The next day I made a correction per Dick Morris’s comment, and toned down some of my adjectives to be more suitable outside of our private listserv. Dr. Bratton, of course we welcome dialog. 

Screen grab of TED.com banner

In our Society for Participatory Medicine, part of our work is to change how people think about relationships in medicine. That involves developing and spreading new ideas. And that’s what TED Talks are about – “ideas worth spreading.”

Three days ago a TEDx Talk from San Diego was posted on YouTube, titled What’s wrong with TED Talks? by Benjamin Bratton, Ph.D. (@Bratton), associate professor of visual arts at UC San Diego. It’s getting attention on social media, because Dr. Bratton’s post on his own site was cross-postedBratton Guardian post grab 3 (with new prolog) on the often-viral UK site The Guardian, with the title We Need to Talk About TED.

Then yesterday, on the SPM members-only listserve, SPM co-founder Joe Graedon of Peoples Pharmacy pointed to the Guardian piece, and a robust discussion started up.  My view of the subject is different from Dr. Bratton’s, and I wrote a long reply to SPM member and fellow kidney cancer patient Peggy Zuckerman. Here it is. (I only speak for myself, not for SPM, and of course we always welcome discussion.)

Read the Guardian post first, which includes the transcript of his talk, or some of this won’t make sense.
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Peggy, once again thanks for your insights about The Work we try to do here. This being the listserv of a community that’s devoted to change, I recognize the value of questions about TED (e.g. Bratton’s post), but I personally have little interest in them. What interests me is, what works for our purposes?

I know there’s plenty of publicity to be had by coming up with a fresh new criticism of anything big, and I myself have big objections to TED’s “it’s all about the clicks and pageviews” structure. For instance:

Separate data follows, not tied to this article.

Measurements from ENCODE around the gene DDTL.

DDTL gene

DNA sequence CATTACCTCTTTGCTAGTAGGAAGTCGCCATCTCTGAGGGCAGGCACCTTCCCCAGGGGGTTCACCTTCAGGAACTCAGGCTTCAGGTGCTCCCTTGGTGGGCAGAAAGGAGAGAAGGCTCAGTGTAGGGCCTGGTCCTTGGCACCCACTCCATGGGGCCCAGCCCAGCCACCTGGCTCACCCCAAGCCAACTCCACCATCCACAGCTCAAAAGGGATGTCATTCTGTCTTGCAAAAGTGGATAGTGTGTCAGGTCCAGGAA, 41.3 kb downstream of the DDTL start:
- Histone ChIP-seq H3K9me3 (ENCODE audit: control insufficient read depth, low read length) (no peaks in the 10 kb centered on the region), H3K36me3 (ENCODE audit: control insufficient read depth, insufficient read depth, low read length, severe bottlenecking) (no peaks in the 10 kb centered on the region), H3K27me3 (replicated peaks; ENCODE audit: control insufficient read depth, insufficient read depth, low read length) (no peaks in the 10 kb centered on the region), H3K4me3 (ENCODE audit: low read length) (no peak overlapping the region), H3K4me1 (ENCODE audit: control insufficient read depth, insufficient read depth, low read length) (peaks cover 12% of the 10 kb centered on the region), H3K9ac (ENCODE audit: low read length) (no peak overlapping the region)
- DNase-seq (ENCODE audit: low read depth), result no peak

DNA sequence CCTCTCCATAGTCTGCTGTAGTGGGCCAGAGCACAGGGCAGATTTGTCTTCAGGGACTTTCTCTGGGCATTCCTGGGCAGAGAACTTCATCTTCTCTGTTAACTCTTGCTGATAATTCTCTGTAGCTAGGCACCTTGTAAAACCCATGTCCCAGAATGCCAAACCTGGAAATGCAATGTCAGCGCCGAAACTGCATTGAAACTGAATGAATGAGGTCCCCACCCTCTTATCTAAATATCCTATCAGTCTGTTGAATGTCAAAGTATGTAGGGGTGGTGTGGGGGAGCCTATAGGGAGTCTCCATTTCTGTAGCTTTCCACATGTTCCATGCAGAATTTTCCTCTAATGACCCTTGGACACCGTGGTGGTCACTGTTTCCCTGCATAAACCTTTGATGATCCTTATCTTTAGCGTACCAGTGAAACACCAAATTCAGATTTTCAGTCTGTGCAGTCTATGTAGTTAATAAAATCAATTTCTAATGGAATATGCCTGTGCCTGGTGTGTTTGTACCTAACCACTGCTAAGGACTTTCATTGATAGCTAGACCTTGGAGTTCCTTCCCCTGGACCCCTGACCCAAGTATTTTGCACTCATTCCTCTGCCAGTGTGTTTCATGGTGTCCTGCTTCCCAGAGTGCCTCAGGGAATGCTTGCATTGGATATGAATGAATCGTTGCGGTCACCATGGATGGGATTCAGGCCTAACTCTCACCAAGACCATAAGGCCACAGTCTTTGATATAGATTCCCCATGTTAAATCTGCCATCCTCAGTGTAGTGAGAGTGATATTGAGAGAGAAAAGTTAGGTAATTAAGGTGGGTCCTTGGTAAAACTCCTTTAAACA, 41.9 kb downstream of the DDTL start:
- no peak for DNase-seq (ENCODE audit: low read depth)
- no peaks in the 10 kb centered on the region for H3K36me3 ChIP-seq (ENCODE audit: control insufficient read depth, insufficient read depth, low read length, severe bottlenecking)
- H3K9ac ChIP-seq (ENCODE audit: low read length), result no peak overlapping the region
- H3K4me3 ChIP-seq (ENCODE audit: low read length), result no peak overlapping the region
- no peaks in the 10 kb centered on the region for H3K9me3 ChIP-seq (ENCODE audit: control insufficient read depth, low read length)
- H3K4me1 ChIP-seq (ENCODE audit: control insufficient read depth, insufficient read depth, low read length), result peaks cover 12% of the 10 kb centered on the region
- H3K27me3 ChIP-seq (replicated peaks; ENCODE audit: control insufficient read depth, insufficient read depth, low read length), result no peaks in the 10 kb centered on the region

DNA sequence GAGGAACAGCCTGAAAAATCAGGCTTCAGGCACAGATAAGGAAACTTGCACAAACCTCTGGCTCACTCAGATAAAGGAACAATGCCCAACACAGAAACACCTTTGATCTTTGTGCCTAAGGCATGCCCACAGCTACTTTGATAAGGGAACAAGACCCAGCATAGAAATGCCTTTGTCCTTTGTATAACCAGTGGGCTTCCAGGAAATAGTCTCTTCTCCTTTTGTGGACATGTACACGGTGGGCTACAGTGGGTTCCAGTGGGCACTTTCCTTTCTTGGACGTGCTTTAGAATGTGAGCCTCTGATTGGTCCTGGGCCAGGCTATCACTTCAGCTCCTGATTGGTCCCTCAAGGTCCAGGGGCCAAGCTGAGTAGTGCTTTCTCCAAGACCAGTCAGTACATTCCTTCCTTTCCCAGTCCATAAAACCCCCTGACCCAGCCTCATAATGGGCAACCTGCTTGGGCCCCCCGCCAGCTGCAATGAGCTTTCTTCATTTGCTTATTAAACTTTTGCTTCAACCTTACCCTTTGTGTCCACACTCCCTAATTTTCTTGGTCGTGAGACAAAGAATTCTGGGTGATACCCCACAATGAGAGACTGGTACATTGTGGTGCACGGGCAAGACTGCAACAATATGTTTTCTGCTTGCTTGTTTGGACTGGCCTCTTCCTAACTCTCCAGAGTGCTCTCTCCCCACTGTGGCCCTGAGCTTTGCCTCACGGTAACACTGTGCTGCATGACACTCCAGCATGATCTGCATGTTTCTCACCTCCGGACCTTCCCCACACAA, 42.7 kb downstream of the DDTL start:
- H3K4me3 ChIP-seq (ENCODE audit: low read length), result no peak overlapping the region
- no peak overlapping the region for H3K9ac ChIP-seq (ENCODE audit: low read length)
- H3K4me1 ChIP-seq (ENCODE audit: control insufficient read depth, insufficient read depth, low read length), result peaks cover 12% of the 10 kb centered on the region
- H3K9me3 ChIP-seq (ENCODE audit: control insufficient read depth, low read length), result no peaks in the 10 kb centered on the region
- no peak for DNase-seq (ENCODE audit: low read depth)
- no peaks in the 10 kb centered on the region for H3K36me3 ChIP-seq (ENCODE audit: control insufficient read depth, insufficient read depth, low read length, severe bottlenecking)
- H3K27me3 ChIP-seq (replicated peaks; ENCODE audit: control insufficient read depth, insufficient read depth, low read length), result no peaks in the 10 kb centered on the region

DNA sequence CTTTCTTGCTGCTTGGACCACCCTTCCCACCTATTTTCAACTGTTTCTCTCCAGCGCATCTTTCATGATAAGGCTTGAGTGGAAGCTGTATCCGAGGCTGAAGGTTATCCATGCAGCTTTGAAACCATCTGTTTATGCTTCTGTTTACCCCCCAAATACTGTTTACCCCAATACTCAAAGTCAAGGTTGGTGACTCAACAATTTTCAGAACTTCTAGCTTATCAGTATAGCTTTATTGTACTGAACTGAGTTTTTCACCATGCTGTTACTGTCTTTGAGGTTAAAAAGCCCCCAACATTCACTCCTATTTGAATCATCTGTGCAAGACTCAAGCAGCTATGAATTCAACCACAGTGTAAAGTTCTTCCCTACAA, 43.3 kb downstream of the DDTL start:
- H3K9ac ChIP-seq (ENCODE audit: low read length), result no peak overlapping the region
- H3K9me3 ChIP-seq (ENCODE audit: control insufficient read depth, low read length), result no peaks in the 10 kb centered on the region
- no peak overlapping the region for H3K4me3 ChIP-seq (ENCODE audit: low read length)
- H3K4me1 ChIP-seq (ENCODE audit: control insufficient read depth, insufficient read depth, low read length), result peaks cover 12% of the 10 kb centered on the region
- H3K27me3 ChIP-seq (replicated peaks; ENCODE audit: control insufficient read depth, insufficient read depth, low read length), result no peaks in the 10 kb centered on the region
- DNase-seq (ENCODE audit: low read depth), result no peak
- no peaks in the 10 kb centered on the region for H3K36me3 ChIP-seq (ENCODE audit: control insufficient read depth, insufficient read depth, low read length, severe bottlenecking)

• I used to be able to easily monitor my talk‘s rank among others, to understand whether the views I was getting were really related to my talk (i.e. a real spread of our movement), or were just me riding along on the tide. But TED changed how they display the rankings so now it takes real labor to check that. Essentially, they’re keeping the analytics to themselves. Rude, IMO.
  • In their “conversation” page about each talk, there’s no way to link to a particular message: to participate you have to go there and rummage. That’s obnoxious and is clearly in no way designed to foster deep discussion – it’s to get more eyeballs spending more minutes on their site, even if those minutes are spent not because of interest but because of rummaging in frustration. That leads to false analytics.

Having said that, though: who cares? So what if it’s 2/3 a slutty plot to get eyeballs regardless of the content. Yes, they’re TED.com, not TED.org – a business. No harm in that.

But if we here want to understand and debate where value is, it seems to me that the problem comes when people make up a story in their heads that TED is something other than what it claims to be. Their home page CLEARLY says “ideas worth spreading”; it makes no claim about transforming the universe. (Or did I miss something?)